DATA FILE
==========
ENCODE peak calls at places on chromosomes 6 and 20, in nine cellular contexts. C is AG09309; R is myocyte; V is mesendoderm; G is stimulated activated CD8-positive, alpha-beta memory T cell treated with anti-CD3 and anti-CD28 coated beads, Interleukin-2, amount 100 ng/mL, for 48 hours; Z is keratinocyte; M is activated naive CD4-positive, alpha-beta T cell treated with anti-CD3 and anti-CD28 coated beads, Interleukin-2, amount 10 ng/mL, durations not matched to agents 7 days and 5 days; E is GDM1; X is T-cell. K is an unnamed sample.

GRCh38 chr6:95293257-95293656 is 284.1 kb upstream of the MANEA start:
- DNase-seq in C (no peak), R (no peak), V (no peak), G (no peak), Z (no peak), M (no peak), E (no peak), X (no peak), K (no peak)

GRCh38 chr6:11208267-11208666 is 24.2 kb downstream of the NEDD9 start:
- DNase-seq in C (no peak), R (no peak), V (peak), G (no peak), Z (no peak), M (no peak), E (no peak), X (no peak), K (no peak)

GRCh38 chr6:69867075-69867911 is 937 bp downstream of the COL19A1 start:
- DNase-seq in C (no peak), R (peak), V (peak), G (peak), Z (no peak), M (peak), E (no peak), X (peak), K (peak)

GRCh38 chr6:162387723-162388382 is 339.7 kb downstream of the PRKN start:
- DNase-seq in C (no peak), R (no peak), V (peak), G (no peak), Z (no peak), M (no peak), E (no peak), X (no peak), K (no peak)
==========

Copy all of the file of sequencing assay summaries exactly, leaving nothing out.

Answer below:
ENCODE peak calls at places on chromosomes 6 and 20, in nine cellular contexts. C is AG09309; R is myocyte; V is mesendoderm; G is stimulated activated CD8-positive, alpha-beta memory T cell treated with anti-CD3 and anti-CD28 coated beads, Interleukin-2, amount 100 ng/mL, for 48 hours; Z is keratinocyte; M is activated naive CD4-positive, alpha-beta T cell treated with anti-CD3 and anti-CD28 coated beads, Interleukin-2, amount 10 ng/mL, durations not matched to agents 7 days and 5 days; E is GDM1; X is T-cell. K is an unnamed sample.

GRCh38 chr6:95293257-95293656 is 284.1 kb upstream of the MANEA start:
- DNase-seq in C (no peak), R (no peak), V (no peak), G (no peak), Z (no peak), M (no peak), E (no peak), X (no peak), K (no peak)

GRCh38 chr6:11208267-11208666 is 24.2 kb downstream of the NEDD9 start:
- DNase-seq in C (no peak), R (no peak), V (peak), G (no peak), Z (no peak), M (no peak), E (no peak), X (no peak), K (no peak)

GRCh38 chr6:69867075-69867911 is 937 bp downstream of the COL19A1 start:
- DNase-seq in C (no peak), R (peak), V (peak), G (peak), Z (no peak), M (peak), E (no peak), X (peak), K (peak)

GRCh38 chr6:162387723-162388382 is 339.7 kb downstream of the PRKN start:
- DNase-seq in C (no peak), R (no peak), V (peak), G (no peak), Z (no peak), M (no peak), E (no peak), X (no peak), K (no peak)